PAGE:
The New York City Council is scheduled to vote Thursday to override Mayor Michael Bloomberg's veto of the Fair Wages for New Yorkers Act, which would require some city employers to pay their workers at least $11.50 an hour, or $10 hourly with benefits.
If the vote passes, businesses that receive $1 million in public funds will see their operating costs increase if any of their current hourly wage workers earn less than the new mandate. The council passed the so-called Living Wage Bill in April by 45 to 5, which is more than the two-thirds majority needed to override the mayor's veto.
The clash between the city council's efforts to raise the wage floor in a city where the federal minimum wage of $7.25 an hour at full time would barely pay the median rental price underscores the polemics occurring on both sides of the debate, not just in costly New York City but also across the country.
Last week, the libertarian Cato Institute published a report by Mark Wilson -- former deputy assistant secretary of the U.S. Department of Labor under George W. Bush -- arguing against any minimum wage laws.
There is no 'free lunch' when the government mandates a minimum wage, Wilson argues. If the government requires that certain workers be paid higher wages, then businesses make adjustments to pay for the added costs, such as reducing hiring, cutting employee work hours, reducing benefits and charging higher prices.
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Wilson and others who lean toward the right on this issue argue that minimum wages are bad for the lowest hourly-wage workers because they're the first to go when companies have to make wage increases that lead to layoffs.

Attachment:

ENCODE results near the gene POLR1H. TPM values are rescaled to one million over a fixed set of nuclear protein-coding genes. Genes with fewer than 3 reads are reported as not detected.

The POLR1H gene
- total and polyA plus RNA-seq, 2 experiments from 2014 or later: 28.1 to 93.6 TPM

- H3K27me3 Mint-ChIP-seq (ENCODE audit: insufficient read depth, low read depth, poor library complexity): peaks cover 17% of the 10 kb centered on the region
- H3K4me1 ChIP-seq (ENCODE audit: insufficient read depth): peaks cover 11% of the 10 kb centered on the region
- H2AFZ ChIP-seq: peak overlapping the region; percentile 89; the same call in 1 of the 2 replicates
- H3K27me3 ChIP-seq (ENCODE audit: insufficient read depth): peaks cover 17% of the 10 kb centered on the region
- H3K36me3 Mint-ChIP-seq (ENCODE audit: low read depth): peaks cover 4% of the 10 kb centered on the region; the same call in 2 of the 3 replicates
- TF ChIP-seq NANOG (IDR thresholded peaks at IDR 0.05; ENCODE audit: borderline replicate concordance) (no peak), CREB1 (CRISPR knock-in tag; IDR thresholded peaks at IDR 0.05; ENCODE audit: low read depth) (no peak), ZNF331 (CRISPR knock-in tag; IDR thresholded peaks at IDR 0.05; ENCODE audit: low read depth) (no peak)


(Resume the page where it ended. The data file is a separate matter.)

While labor economists agree that there can be adverse job-creation effects to raising the wage floor, they say eroding spending power -- when hourly wage growth is slower than the increase in cost of living -- is worse for America's lowest-paid workers.
While minimum wages may have modest negative effects on employment, we know that they have large negative effects on inequality, and that their relative decline explains a good chunk of inequality growth at the bottom end of the income distribution in recent decades, said Jake Rosenfeld, an assistant professor at the University of Washington's Department of Sociology who studies the relationship between declining union membership and wage erosion.
The question of whether raising the wage floor is good or bad for workers and the economy is being debated this year on Capitol Hill, most notably in the Rebuild America Act of Sen. Tom Harkin, D-Iowa, a sweeping piece of legislation introduced in March that would raise the federal minimum wage to $9.80 an hour in three phases over three years.
A more radical proposal by Rep. Jesse Jackson Jr., D-Ill., called the Catching Up to 1968 Act of 2012 would introduce a $10 federal minimum wage 60 days after enactment, a pace much faster and increase much higher than anything that has ever been proposed either in Congress or in the states. The bill, which will go nowhere, would rapidly raise the floor to a level higher than anywhere in the country outside of Santa Fe, N.M., and San Francisco -- the only two places where the minimum wage is higher than $10 an hour.
Six states have been mulling raising minimum wages on their own, but so far three of them aren't likely to see changes anytime soon.
In Connecticut, where the state minimum wage is $8.25 an hour, Senate President Donald Williams said earlier this month that a proposal to raise the wage by 50 cents over two years was officially dead.
Legislators in New Jersey and New York both let proposals to increase the hourly minimum by $1.25 fizzle in pre-adjournment legislative debates over the past week. Both states currently use the federal minimum rate.
Massachusetts -- which was the first in the nation to establish a minimum wage 100 years ago -- is still mulling an increase to its minimum hourly wage from $8 to $10 by July 2013.
Missouri will see its hourly rate increase whether or not its Supreme Court allows a ballot initiative to be put to the vote of the people later this year, which includes a minimum wage increase to $8.25 from the current $7.25. This is because voters in 2006 supported a measure to index the state's wage floor to inflation every October; this year that rate will force an adjustment to $7.40 an hour.
So far this year Rhode Island is the only state to move the floor higher after Gov. Lincoln Chafee signed a bill into law last week that will raise the state's minimum hourly wage from $7.40 to $7.75.